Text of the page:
“Nothing lasts forever time will always take its toll”. Sundara Karma
Sundara Karma’s second album opens with the theatrical ‘A Song For My Future Self’ written based on the advancement and maturity of life itself, and lead with an acoustic guitar, aided by stunning vocals. As an opener for the album, its quite overwhelming. “It’s easier to stick with what you’ve got” is a personal favourite lyric from the whole album – Oscar Pollock showing us how progressive we are as humans, even in a matter of years (which we have seen with the band themselves and their exploration with gothic literature through this album).
‘One Last Night On This Earth’ was the second single released in anticipation of the release. Originally comprised of 88 different instrumental tracks, the hit single is a stunning boogie track and the only song on the album with the previous sunny indie-pop Sundara Karma vibes off their debut album. Another huge 80’s inspired synthy pop banger, ‘Higher States’ has any listener bouncing in excitement. The track is a huge arena tune, which is quite odd given their relatively humble beginnings.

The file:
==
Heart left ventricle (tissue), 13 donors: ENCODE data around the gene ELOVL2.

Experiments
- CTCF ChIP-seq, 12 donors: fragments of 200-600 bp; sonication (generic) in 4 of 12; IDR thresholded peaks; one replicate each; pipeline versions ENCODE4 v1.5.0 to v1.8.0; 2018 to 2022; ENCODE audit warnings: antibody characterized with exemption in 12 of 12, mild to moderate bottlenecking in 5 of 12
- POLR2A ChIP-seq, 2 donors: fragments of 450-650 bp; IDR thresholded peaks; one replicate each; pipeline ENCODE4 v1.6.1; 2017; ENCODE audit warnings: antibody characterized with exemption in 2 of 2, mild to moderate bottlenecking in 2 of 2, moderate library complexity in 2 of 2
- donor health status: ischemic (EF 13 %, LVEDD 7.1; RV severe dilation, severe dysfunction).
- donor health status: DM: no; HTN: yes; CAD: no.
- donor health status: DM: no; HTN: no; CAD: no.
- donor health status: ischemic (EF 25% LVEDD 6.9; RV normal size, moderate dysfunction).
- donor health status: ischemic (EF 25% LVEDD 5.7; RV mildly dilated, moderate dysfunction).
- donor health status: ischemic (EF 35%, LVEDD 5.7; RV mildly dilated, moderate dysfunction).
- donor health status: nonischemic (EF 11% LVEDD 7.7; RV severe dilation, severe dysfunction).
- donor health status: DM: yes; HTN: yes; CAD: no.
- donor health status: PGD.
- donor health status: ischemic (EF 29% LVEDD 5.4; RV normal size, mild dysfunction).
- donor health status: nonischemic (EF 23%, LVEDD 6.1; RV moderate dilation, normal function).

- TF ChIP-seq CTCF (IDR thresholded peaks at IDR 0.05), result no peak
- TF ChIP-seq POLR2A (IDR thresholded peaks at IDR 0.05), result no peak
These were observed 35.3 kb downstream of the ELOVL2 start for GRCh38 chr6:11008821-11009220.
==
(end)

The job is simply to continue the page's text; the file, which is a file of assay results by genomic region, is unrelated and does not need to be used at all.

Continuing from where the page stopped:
The heartbreaker of the album is ‘The Changeover’; a huge Bowie inspired track which is certain to shed tears, highlighting how inner progression as well as physical progression is inevitable. We change as humans, we mature and develop as “the sticker said the change was good for me”. We should not be afraid of change, we should accept and endure it despite the difficulty. The vocals in the track are stunning: Pollock’s voice being accompanied with a slow subduing drum beat and even a scream through the bridge, shows the defying aptitude of Pollock as a songwriter, singer and guitarist.
Ulfilas’ Alphabet was certainly the shocker of the album, but thankfully a good type. This is the first time singer Oscar Pollock has ever experimented vividly with the vocals of their music (that has been released) – with what I believe to be a hell of a lot of autotune, which fits perfectly with the whole gothic theme, surprisingly. The verses throughout the song are extremely dark, but get firmly lifted up with the extremely dramatic vocals in the chorus, along with Ally Baty’s vibrant guitar skills. The whole concept of this song is very odd, but works; which reflects on the whole album which I guess makes it a great title track.
Recorded in Rak Studios and co-produced by Stuart Price (The Killers, Everything Everything, New Order) and Alex Robertshaw (Everything Everything guitarist), Sundara Karma’s sophomore album certainly proves they’re here to stick around and compete beyond being a twee indie band.
Ulfilas’ Alphabet is released via Chess Club Records / RCA and available to buy here.